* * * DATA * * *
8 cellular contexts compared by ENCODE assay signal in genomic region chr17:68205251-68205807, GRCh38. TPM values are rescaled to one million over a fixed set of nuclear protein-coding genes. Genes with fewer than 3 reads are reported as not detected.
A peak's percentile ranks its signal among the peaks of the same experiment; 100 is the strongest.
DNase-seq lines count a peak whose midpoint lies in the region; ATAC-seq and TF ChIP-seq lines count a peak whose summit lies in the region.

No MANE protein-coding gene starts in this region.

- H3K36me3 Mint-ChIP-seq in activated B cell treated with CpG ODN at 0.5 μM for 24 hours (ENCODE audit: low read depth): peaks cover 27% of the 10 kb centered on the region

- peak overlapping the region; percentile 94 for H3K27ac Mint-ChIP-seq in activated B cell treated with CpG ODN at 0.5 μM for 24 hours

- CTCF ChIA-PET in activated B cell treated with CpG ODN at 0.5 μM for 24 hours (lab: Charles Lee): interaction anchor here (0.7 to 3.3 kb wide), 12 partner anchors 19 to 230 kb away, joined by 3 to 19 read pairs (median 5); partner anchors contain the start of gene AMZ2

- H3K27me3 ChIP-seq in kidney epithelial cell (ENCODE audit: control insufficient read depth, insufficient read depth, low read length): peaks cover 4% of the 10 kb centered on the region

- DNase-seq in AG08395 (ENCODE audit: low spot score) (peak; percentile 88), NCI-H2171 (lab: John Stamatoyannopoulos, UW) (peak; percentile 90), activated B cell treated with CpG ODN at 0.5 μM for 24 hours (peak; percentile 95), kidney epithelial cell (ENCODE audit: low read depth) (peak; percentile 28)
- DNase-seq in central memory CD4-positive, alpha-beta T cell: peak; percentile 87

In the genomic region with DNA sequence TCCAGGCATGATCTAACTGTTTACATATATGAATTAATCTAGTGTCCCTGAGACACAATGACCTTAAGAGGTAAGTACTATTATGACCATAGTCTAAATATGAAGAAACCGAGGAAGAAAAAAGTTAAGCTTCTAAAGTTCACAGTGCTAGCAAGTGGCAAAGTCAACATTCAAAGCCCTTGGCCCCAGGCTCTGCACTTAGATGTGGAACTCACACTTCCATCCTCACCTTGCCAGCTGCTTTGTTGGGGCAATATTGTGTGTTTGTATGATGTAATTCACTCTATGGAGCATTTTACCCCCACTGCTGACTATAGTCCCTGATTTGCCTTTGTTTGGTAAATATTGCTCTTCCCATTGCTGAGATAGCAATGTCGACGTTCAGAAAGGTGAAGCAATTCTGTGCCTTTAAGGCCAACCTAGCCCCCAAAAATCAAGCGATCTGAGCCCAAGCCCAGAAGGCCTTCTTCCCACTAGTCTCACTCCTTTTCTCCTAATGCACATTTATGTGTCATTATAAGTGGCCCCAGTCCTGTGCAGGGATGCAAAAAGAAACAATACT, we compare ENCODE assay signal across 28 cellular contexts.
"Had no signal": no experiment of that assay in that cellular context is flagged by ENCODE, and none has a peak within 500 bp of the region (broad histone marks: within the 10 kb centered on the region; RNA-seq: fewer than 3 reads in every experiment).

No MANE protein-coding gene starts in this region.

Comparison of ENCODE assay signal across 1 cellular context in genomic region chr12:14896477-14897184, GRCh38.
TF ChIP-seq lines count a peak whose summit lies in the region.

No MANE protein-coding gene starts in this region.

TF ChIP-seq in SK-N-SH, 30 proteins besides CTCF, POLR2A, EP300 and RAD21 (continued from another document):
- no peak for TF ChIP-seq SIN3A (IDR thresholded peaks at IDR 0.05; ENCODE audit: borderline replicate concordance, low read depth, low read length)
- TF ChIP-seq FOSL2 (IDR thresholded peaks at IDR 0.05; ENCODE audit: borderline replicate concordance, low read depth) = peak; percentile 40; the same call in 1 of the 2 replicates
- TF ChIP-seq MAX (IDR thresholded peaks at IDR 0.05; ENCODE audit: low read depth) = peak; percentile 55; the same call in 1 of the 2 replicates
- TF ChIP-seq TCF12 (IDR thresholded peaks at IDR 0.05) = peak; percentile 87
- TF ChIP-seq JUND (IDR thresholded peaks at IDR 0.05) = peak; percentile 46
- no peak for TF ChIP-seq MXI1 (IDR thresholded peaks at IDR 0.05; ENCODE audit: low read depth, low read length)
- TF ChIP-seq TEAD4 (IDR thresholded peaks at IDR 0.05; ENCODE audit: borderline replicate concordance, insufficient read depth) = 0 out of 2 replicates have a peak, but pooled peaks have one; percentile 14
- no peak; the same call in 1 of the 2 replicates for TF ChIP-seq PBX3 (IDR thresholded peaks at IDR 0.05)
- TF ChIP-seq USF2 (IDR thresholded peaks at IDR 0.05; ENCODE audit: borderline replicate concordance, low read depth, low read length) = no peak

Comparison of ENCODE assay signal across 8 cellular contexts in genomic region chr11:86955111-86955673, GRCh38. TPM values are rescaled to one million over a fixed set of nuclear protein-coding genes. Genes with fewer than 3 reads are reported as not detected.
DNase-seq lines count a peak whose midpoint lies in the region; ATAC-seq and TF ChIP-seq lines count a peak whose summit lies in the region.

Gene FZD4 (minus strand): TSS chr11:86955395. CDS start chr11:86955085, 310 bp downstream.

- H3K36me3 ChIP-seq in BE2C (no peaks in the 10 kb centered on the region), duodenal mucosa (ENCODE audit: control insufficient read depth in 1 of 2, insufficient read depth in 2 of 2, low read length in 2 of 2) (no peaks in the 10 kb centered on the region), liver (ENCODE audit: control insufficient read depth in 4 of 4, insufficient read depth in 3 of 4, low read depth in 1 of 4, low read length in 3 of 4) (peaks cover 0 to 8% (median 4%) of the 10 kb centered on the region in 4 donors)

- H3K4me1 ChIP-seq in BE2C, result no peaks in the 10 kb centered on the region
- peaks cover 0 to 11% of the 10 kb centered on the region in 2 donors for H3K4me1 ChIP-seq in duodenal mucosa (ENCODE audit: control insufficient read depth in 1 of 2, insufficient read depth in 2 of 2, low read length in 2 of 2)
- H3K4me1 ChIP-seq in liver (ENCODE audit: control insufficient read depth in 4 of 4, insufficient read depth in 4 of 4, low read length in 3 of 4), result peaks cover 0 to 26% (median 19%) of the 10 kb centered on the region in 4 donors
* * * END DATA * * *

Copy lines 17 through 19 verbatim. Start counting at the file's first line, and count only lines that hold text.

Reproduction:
TF ChIP-seq in SK-N-SH, 30 proteins besides CTCF, POLR2A, EP300 and RAD21 (continued from another document):
- no peak for TF ChIP-seq SIN3A (IDR thresholded peaks at IDR 0.05; ENCODE audit: borderline replicate concordance, low read depth, low read length)
- TF ChIP-seq FOSL2 (IDR thresholded peaks at IDR 0.05; ENCODE audit: borderline replicate concordance, low read depth) = peak; percentile 40; the same call in 1 of the 2 replicates